Passenger shelters and retail space coming to Harvey Pace Bus Transportation Center
The groundbreaking, set for 2024, will coincide with renovations to the 154th Street Metra Station across the street.
Downtown Harvey won’t ever look the same when the city’s bustling bus depot gets its first upgrades in its 20-year history.
City officials joined state and congressional leadership last month to celebrate the effort.
Mayor Chris Clark expressed gratitude to the Biden-Harris administration and collaboration across the public sector that bring major developments to Harvey.
“It [the south suburbs] is that place that just about everyone comes through at some point in time in their travels,” Clark said. “And, why not have a wonderful edifice here—$70 million worth of investment—right here in the city of Harvey.”
Upgrades to the bus station include an indoor waiting area, bathrooms, retail space, and a consolidated commuter parking lot. The boarding station currently has ten bus bays, which will increase to 14.
The current facility lacks passenger shelters. Winters are particularly brutal.
There’s a lobby area to purchase Ventra cards, but it’s paltry to protect commuters against the weather at a station that sees nearly 2,500 daily weekday boardings. Even as temperatures dip, commuters have been prohibited from waiting in the lobby for reasons unknown.
The overall goal is to connect the Harvey Pace Transportation Center, which has the highest daily bus boarding activity of any in the suburban area, according to Pace officials, with the 154th Street Metra station across the street.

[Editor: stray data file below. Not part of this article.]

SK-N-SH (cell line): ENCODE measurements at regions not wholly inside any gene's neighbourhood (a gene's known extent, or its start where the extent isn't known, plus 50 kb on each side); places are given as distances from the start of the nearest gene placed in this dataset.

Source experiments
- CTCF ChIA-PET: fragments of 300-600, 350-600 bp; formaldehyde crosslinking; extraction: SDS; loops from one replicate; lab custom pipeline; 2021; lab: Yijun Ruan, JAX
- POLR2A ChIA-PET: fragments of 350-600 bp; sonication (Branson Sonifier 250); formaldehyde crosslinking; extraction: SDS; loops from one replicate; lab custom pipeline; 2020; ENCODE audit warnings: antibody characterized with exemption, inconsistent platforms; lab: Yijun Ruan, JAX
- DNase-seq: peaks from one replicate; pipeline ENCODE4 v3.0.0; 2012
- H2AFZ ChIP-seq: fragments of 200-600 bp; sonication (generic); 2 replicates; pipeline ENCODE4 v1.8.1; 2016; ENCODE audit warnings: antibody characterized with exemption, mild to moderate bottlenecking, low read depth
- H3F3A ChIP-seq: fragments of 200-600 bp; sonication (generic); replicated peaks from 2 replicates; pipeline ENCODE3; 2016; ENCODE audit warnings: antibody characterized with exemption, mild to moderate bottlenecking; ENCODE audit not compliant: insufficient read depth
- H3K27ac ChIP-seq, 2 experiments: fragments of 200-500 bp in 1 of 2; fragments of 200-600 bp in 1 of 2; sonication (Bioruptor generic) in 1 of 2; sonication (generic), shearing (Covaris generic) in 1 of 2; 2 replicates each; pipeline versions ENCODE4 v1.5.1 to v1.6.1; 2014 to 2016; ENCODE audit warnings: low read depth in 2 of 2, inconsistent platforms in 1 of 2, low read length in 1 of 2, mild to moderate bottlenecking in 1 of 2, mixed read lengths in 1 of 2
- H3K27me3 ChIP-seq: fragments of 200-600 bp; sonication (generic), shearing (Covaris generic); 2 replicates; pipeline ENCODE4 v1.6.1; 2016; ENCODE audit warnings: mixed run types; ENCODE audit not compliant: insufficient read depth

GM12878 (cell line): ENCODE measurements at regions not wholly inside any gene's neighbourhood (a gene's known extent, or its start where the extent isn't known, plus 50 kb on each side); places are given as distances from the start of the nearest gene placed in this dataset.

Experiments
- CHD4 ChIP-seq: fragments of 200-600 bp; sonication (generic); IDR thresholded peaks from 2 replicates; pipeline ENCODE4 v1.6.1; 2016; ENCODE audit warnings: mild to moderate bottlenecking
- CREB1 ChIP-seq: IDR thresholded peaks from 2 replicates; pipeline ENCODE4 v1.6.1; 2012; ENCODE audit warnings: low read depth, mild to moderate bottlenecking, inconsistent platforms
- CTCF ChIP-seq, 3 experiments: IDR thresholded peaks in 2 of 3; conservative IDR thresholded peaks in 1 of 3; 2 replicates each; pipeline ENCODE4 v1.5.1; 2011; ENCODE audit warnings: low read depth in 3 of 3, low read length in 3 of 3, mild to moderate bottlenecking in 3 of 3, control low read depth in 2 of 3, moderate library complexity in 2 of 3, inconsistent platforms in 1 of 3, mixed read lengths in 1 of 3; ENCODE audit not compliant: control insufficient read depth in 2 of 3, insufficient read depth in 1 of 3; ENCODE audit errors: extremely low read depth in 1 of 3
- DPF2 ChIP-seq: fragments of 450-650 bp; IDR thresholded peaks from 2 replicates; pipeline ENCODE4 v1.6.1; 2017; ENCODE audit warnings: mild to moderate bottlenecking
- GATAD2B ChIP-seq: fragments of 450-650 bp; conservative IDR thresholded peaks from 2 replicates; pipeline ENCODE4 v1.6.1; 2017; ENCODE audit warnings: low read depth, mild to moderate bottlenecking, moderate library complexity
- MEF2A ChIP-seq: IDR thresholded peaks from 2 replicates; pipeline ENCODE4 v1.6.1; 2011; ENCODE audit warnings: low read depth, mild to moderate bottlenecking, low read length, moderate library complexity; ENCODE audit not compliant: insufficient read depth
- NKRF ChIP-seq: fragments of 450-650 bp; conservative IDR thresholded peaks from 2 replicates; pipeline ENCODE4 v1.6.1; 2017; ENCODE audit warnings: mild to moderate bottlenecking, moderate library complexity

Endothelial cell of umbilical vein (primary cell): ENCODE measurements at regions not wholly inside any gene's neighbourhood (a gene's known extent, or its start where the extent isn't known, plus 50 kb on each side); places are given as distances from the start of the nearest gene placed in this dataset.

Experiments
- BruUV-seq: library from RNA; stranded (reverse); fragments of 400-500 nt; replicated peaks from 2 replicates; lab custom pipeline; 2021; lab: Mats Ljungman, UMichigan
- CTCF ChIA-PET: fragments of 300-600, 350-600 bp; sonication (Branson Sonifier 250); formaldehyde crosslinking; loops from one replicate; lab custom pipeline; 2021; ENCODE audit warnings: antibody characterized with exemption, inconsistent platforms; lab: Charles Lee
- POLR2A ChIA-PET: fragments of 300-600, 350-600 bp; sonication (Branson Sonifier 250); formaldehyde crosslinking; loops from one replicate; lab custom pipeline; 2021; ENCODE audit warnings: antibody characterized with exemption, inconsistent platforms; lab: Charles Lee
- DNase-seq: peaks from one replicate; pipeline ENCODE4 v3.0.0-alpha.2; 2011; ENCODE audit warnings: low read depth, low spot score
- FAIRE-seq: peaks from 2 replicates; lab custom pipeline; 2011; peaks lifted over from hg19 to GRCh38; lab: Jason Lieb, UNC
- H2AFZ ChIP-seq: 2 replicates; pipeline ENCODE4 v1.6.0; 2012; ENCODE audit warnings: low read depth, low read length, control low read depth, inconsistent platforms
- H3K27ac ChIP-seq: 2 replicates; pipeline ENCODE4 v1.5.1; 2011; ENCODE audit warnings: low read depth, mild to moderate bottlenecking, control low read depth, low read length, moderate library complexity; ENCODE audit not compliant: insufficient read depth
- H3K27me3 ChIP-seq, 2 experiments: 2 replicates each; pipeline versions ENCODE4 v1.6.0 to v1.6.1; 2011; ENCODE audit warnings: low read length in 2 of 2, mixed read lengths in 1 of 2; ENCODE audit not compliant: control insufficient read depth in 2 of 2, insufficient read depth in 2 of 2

The agencies aim to make transfers between Pace buses and Metra trains easier, especially for people with limited mobility.
The estimated cost, a $70 million price tag, reflects investments from local, state, and federal partners.
The project received a $20 million grant through the United States Department Transportation Rebuilding American Infrastructure through Sustainability and Equity fund, or RAISE. According to Pace officials, this is the agency’s first RAISE-related project of the mere 7% awarded nationally.
In addition to the $20 million federal boost, Pace will pump $23 million into the effort. The state’s infrastructure-focused Rebuild Illinois is providing 50% of Pace’s share.
Metra, which will reconstruct the 154th Street Metra Station across the street, will pump $26 million into the multimodal effort. That project is still in its design phase but is slated to break ground in 2024 and wrap in 2027. Confirmed key improvements include digital displays with train-tracking information, a new enclosed street-level entrance, new commuter parking lot, and waiting areas with on-demand heat.
The bus depot rehabilitation will also break ground in 2024.
Those improvements are part of the Metra Electric Community Initiative, a program to renovate 13 stations along the Metra Electric Line throughout Chicago’s South Side and south suburbs.
Park Avenue, spanning all of 15 blocks from its northernmost point on 152nd Street to 167th Street, will be redesigned to facilitate the project. The city will have to coordinate the jurisdictional transfer of the strip from the Illinois Department of Transportation to Harvey, according to Pace officials to enable street redesign work.
While riders will be able to access bus service during the project, the pace reconstruction will likely have alternative routes in effect.
The announcement comes amid other transit efforts in the area.
The rail station at 147th Street and Sibley Boulevard, currently closed for rehabilitation, is currently being renovated.
Broadway Avenue will have bike and pedestrian lanes, bus shelters, and bike facilities in a few years. That will mirror a similar bike lane connecting UChicago Ingalls Memorial Hospital to the downtown area.
Pace is also expanding bus service along South Halsted Street and the Tri-State Tollway.
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